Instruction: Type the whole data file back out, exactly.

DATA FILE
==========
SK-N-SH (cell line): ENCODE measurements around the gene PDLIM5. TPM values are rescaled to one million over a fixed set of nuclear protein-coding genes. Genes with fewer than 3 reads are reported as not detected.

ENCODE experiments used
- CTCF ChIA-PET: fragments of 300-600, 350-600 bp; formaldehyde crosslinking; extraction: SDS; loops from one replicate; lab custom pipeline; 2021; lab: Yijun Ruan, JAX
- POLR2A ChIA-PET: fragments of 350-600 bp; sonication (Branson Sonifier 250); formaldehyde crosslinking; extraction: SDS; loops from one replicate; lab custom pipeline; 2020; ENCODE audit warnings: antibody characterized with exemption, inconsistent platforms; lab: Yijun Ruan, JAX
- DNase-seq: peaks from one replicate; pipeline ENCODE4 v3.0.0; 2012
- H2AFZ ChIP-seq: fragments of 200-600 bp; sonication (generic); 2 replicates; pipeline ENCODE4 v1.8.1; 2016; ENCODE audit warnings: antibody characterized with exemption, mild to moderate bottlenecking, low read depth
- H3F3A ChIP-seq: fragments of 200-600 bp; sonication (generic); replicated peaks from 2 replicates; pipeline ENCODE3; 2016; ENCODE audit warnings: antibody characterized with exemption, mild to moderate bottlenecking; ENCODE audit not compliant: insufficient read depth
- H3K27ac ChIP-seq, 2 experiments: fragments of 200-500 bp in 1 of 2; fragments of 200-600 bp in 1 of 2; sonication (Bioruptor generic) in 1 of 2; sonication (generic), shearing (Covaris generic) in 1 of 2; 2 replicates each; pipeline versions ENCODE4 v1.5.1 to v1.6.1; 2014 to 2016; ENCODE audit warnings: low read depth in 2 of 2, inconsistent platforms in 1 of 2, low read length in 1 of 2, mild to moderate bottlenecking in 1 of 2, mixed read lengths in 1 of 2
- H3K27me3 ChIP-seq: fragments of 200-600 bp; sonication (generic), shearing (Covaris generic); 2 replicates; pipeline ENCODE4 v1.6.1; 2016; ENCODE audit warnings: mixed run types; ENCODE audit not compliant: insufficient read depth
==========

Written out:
SK-N-SH (cell line): ENCODE measurements around the gene PDLIM5. TPM values are rescaled to one million over a fixed set of nuclear protein-coding genes. Genes with fewer than 3 reads are reported as not detected.

ENCODE experiments used
- CTCF ChIA-PET: fragments of 300-600, 350-600 bp; formaldehyde crosslinking; extraction: SDS; loops from one replicate; lab custom pipeline; 2021; lab: Yijun Ruan, JAX
- POLR2A ChIA-PET: fragments of 350-600 bp; sonication (Branson Sonifier 250); formaldehyde crosslinking; extraction: SDS; loops from one replicate; lab custom pipeline; 2020; ENCODE audit warnings: antibody characterized with exemption, inconsistent platforms; lab: Yijun Ruan, JAX
- DNase-seq: peaks from one replicate; pipeline ENCODE4 v3.0.0; 2012
- H2AFZ ChIP-seq: fragments of 200-600 bp; sonication (generic); 2 replicates; pipeline ENCODE4 v1.8.1; 2016; ENCODE audit warnings: antibody characterized with exemption, mild to moderate bottlenecking, low read depth
- H3F3A ChIP-seq: fragments of 200-600 bp; sonication (generic); replicated peaks from 2 replicates; pipeline ENCODE3; 2016; ENCODE audit warnings: antibody characterized with exemption, mild to moderate bottlenecking; ENCODE audit not compliant: insufficient read depth
- H3K27ac ChIP-seq, 2 experiments: fragments of 200-500 bp in 1 of 2; fragments of 200-600 bp in 1 of 2; sonication (Bioruptor generic) in 1 of 2; sonication (generic), shearing (Covaris generic) in 1 of 2; 2 replicates each; pipeline versions ENCODE4 v1.5.1 to v1.6.1; 2014 to 2016; ENCODE audit warnings: low read depth in 2 of 2, inconsistent platforms in 1 of 2, low read length in 1 of 2, mild to moderate bottlenecking in 1 of 2, mixed read lengths in 1 of 2
- H3K27me3 ChIP-seq: fragments of 200-600 bp; sonication (generic), shearing (Covaris generic); 2 replicates; pipeline ENCODE4 v1.6.1; 2016; ENCODE audit warnings: mixed run types; ENCODE audit not compliant: insufficient read depth